As of December 31, 2014, we had cash and cash equivalents of approximately $79.9 million. We anticipate that our existing capital resources along with the cash to be generated from operations will enable us to maintain currently planned operations, debt service, convertible notes repurchases, and capital expenditures for at least the next twelve months. These expectations are based on our current operating and financing plans, which are subject to change, and therefore we could require further funding. Factors that may cause us to require additional funding may include, but are not limited to: costs associated with defending third party claims; adverse ruling in any of our current litigation proceedings; investments required to commercialize our products; investments required to upgrade our older product lines; a decline in cash generated by sales of our products and services; our ability to maintain existing collaborative and customer arrangements and establish and maintain new collaboration and customer arrangements; arrangements that we may enter into in connection with future acquisitions; the progress of our research and development programs; initiation or expansion of research programs and collaborations; the costs involved in preparing, filing, prosecuting and enforcing intellectual property rights; the purchase of patent licenses; and other factors.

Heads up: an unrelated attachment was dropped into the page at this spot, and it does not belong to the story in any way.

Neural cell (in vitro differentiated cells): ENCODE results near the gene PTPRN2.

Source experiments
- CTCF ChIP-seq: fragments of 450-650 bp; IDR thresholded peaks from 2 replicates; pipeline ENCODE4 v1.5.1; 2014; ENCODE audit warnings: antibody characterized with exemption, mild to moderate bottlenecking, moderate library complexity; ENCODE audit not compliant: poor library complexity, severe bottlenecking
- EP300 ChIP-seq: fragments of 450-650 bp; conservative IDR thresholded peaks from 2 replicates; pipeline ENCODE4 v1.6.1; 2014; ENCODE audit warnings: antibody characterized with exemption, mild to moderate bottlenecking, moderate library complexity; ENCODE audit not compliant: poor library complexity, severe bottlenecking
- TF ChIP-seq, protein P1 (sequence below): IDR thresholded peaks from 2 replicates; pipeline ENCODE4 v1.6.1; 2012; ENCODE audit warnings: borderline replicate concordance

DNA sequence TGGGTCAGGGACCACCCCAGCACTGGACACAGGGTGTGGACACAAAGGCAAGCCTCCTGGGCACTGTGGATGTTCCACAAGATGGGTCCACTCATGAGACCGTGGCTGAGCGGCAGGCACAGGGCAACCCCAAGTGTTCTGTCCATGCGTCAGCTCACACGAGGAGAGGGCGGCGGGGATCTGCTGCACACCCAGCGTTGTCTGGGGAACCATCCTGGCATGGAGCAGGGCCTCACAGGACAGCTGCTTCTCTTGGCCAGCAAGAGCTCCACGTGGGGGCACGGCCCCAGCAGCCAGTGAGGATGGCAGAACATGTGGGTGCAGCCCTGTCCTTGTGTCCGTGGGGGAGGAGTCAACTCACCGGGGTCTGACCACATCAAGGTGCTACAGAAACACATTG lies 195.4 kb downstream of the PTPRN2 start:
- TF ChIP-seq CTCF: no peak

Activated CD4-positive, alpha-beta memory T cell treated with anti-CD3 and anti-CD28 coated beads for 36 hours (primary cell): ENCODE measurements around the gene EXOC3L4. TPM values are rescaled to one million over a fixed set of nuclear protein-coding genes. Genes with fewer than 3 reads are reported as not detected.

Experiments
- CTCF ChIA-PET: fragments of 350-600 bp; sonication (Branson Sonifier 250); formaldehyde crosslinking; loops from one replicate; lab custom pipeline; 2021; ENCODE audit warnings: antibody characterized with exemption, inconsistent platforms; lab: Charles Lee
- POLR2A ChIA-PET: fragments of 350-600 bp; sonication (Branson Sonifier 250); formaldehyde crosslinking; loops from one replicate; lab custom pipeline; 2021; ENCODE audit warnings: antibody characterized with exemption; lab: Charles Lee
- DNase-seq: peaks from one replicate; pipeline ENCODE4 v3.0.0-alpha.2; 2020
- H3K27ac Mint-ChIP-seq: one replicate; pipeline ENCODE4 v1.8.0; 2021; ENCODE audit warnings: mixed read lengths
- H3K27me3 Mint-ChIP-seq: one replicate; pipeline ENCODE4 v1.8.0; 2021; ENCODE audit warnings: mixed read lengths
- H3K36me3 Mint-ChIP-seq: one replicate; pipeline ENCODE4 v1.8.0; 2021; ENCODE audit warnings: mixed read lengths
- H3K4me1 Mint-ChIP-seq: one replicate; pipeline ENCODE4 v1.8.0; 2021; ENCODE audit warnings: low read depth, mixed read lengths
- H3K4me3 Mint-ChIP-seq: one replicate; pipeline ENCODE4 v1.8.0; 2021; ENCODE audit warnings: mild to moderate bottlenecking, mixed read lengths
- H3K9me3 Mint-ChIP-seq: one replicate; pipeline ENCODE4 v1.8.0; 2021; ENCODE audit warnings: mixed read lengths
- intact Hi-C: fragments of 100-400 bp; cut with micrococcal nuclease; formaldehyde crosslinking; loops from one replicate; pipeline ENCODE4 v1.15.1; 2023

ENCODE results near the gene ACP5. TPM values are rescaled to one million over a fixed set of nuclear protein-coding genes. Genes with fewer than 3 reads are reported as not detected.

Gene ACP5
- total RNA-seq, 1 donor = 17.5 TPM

On June 25, 2012, we completed our acquisition of eBioscience for approximately $307.8 million, representing the purchase price of $314.9 million less $7.1 million cash transferred from eBioscience. The Acquisition was financed through a combination of cash on hand, the liquidation of available-for-sale securities, the proceeds, net of debt issuance costs, from our Term Loan of $80.5 million provided under our Senior Secured Credit Facility and the proceeds from the issuance, net of underwriting fees, of our 4.00% Notes of $101.1 million. During the year ended December 31, 2012, we made $8.2 million of cash payments for legal, advisory and other costs related to the Acquisition. As part of the terms of the Senior Secured Credit Facility, we are required to meet certain financial and other negative covenants.